# Largest integer which cannot be made with 5x + 7y where x and y are integers

What is the largest positive integer $n_0$ for which there are no $x, y ∈ \mathbb{Z}$ with $x, y ≥ 0$ so that $n_0 = 5x + 7y$?

Give a proof that if $n > n_0$ then there are non-negative integers $x$ and $y$ so that $n = 5x + 7y$.

• No, he stated it correctly. (The smallest is trivially $1$.) – TMM Jan 31 '17 at 23:08
• From some point onwards, every integer is representable as $5x+7y$, so it does make sense to ask for the largest which cannot be so represented. – Old John Jan 31 '17 at 23:10
• The largest integer not possible is $(5-1)(7-1)-1=23$. see math.stackexchange.com/questions/2118907/… – SSepehr Jan 31 '17 at 23:11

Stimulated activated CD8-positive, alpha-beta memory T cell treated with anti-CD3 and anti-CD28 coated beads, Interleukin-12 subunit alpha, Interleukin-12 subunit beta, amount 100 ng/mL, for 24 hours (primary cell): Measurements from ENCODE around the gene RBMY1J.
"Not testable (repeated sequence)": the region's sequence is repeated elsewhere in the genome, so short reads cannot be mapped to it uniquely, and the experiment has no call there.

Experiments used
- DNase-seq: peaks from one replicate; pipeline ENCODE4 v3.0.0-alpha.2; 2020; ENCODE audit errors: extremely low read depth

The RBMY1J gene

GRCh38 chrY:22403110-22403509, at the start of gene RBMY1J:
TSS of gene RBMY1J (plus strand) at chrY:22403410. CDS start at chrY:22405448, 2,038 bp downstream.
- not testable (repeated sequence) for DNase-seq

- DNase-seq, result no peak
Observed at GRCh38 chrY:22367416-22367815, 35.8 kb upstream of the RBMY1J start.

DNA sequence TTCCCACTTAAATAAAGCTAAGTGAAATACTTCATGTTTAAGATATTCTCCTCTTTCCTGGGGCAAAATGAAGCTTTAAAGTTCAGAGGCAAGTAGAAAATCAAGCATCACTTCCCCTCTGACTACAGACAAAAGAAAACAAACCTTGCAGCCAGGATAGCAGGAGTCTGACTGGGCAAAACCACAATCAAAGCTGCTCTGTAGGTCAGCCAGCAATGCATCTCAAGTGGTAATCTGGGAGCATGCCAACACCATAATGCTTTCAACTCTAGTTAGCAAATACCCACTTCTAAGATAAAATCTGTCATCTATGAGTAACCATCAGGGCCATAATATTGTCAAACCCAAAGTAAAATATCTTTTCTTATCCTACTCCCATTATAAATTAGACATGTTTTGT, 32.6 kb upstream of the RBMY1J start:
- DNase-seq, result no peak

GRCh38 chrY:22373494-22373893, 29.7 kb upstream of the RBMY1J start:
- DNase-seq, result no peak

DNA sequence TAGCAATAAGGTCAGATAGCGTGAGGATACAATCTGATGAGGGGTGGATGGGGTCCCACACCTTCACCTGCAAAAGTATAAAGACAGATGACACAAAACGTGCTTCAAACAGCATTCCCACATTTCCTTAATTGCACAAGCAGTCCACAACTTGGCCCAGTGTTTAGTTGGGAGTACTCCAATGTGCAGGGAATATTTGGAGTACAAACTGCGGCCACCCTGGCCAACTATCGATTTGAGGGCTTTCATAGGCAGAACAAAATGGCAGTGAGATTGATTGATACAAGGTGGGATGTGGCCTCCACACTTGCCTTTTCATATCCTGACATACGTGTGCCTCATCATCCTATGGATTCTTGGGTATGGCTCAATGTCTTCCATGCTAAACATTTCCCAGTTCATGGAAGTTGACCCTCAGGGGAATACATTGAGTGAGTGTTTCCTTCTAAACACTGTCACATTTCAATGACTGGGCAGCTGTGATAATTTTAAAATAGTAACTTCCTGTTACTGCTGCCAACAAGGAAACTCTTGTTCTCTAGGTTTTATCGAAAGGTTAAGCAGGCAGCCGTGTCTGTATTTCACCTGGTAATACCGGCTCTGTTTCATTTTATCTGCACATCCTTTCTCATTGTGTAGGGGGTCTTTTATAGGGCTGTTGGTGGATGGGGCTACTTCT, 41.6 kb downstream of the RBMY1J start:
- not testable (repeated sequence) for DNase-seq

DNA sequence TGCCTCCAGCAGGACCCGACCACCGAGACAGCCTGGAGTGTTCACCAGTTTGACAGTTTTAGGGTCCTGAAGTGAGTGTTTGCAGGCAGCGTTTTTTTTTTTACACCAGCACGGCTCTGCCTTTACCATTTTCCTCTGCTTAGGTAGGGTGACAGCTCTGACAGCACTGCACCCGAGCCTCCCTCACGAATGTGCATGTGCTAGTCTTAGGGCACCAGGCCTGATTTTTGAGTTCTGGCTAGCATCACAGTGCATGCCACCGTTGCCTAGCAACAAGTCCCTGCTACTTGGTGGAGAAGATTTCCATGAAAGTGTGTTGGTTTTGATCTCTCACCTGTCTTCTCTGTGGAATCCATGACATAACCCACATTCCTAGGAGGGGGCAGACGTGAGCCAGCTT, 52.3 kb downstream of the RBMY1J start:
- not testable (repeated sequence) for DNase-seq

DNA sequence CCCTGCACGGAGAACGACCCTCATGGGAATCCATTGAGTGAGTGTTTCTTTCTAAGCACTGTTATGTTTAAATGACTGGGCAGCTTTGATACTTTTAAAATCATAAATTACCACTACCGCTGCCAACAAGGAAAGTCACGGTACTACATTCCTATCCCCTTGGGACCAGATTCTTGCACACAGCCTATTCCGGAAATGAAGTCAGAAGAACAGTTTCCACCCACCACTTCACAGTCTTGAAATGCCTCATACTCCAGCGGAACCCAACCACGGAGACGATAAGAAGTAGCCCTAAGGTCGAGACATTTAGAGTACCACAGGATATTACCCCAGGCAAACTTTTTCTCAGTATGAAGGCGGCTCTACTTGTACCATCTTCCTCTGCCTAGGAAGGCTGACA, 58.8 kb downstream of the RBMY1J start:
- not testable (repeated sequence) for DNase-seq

• – астон вілла олоф мэллбэрг Jan 31 '17 at 23:28
• Oops. I misread old johns comment. He basically said the same thing I did. Sorry. – fleablood Jan 31 '17 at 23:56

There is a formula if the least common divisor of the 2 numbers (5, 7) is equal to 1, which is always true for primes: $$g(a,b)=(a-1)(b-1)-1,gcd(a,b)=1$$ $$g(5,7)=(5-1)(7-1)-1=23$$
This is the Frobenius coin problem. For given $c_1,c_2$ with $\gcd(c_1,c_2)=1$, the largest number which cannot be represented by $ac_1+bc_2$ with $a,b \ge 0$ is $(c_1c_2-c_1-c_2)$.
The intuition I prefer to understand this is to see what the value of multiples of the larger coin, say $c_1$, is modulo the smaller $c_2$, and see that the last modular equivalence is filled at $c_1c_2-c_1$, which means it must still be open at $(c_1c_2-c_1-c_2)$